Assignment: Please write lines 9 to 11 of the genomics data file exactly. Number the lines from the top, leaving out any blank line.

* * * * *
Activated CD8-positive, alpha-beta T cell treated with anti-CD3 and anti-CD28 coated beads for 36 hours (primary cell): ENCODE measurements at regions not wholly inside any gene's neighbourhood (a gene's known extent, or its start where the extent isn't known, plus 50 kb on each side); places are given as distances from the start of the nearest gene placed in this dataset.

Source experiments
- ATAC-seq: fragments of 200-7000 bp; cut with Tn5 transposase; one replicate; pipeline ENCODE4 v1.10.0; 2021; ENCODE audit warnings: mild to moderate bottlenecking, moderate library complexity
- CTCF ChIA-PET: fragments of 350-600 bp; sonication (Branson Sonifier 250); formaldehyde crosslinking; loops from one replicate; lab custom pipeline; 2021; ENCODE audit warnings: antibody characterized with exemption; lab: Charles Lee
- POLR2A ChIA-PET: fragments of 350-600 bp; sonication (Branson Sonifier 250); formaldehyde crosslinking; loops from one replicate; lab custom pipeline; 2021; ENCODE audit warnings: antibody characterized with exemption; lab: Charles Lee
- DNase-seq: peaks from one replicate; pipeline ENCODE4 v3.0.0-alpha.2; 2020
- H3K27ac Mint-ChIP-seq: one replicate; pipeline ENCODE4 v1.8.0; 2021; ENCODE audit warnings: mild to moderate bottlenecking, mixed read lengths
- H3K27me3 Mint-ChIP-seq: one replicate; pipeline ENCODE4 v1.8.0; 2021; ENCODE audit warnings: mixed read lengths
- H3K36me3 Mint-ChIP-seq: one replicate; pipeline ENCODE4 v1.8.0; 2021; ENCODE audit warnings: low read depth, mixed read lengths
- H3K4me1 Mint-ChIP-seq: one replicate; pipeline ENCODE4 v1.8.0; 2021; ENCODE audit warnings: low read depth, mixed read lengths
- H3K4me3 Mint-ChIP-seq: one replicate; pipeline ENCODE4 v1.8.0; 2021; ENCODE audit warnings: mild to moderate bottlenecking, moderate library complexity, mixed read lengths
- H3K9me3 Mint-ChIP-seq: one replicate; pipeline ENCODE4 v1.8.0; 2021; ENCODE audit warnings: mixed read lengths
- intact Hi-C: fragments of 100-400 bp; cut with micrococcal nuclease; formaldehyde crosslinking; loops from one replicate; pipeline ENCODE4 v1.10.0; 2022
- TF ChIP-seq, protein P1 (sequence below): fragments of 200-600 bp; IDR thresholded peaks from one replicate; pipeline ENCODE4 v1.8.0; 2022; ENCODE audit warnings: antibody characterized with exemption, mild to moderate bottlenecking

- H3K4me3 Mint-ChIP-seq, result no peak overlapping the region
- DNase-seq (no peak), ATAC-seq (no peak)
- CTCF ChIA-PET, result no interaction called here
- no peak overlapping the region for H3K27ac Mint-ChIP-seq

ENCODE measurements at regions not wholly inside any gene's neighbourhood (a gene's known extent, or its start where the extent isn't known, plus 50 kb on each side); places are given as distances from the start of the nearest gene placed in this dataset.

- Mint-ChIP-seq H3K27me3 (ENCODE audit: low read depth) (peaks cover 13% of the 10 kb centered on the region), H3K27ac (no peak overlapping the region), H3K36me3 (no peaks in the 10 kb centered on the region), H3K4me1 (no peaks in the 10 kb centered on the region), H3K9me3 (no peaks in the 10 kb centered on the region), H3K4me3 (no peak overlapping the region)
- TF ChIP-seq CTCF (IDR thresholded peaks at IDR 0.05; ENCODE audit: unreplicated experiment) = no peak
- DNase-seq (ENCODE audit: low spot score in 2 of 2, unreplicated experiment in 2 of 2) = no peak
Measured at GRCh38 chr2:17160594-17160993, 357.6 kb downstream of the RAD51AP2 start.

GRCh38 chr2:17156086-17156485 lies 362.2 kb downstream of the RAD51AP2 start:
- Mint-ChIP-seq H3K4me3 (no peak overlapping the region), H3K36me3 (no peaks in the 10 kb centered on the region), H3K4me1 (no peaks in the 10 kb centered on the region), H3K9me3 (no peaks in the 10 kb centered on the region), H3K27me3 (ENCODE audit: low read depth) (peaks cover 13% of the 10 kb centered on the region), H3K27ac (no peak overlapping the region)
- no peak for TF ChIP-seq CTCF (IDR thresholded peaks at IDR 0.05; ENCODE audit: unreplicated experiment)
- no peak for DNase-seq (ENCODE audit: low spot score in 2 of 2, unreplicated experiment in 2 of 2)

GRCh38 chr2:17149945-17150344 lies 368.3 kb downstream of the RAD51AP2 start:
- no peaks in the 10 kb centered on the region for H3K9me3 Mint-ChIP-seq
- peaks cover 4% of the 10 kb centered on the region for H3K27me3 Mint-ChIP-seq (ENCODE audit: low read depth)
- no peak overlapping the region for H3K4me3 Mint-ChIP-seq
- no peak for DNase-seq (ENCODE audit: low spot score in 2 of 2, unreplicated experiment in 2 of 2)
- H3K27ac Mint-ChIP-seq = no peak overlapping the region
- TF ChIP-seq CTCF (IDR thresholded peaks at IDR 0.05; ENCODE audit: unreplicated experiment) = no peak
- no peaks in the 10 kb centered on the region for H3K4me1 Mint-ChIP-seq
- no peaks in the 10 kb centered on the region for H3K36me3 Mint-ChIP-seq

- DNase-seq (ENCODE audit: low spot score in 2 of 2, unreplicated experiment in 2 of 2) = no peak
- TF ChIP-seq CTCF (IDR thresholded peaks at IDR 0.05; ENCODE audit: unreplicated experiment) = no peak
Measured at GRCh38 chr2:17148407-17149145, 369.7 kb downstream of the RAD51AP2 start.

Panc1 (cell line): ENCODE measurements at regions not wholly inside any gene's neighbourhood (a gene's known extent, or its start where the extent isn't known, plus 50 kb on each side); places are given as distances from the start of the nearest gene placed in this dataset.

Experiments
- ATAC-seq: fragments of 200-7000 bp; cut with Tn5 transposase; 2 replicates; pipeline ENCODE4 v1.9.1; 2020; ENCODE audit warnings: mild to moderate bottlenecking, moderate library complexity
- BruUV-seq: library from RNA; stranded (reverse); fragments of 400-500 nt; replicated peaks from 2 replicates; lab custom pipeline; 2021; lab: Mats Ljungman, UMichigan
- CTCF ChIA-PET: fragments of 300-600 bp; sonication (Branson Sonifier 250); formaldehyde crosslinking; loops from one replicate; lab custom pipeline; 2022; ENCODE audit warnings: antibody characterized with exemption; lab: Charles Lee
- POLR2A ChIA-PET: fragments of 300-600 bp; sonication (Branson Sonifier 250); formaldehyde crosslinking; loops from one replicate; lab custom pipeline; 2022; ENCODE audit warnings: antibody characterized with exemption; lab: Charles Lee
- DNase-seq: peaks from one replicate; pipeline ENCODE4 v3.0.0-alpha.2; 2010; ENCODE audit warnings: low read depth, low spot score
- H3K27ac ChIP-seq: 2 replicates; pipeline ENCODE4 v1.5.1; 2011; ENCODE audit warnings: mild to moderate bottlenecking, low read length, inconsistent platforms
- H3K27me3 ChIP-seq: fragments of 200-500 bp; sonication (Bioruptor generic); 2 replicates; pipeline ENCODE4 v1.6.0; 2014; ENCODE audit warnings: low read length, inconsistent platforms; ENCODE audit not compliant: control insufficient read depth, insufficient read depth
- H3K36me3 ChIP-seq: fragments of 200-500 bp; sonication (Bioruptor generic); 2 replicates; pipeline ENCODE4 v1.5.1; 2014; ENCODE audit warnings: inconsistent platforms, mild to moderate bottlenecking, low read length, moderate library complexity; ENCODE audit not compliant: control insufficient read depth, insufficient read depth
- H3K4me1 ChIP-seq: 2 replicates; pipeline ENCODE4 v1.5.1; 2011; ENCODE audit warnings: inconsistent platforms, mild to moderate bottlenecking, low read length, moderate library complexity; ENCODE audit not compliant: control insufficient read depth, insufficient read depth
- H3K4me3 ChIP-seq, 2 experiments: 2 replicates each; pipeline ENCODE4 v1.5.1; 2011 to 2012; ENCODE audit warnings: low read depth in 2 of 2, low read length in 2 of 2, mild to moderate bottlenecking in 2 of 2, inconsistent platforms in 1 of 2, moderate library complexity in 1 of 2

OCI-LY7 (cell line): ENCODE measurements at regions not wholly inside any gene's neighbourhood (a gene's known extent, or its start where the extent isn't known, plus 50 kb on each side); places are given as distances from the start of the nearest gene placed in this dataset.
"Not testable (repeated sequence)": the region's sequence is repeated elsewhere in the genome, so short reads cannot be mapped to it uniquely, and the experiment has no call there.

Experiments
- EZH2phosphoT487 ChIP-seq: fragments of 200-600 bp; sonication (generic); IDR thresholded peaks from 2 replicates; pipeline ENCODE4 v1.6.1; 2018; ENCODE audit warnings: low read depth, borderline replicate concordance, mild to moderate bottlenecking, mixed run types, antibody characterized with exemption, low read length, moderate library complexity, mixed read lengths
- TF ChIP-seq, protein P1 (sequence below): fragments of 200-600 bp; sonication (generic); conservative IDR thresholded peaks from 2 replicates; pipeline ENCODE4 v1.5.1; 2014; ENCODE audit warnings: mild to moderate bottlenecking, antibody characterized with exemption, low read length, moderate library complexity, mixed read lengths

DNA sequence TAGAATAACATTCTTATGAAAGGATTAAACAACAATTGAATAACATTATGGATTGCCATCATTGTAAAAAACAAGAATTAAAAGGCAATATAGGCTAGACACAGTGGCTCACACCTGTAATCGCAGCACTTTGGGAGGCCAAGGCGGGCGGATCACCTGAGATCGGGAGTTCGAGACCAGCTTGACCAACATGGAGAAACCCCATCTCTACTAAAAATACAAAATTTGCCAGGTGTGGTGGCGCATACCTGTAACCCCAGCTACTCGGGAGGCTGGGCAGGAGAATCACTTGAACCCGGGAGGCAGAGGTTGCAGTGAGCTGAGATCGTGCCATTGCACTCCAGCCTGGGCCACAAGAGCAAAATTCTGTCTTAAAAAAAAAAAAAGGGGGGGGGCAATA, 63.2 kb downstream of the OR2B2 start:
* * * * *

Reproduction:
- H3K36me3 Mint-ChIP-seq: one replicate; pipeline ENCODE4 v1.8.0; 2021; ENCODE audit warnings: low read depth, mixed read lengths
- H3K4me1 Mint-ChIP-seq: one replicate; pipeline ENCODE4 v1.8.0; 2021; ENCODE audit warnings: low read depth, mixed read lengths
- H3K4me3 Mint-ChIP-seq: one replicate; pipeline ENCODE4 v1.8.0; 2021; ENCODE audit warnings: mild to moderate bottlenecking, moderate library complexity, mixed read lengths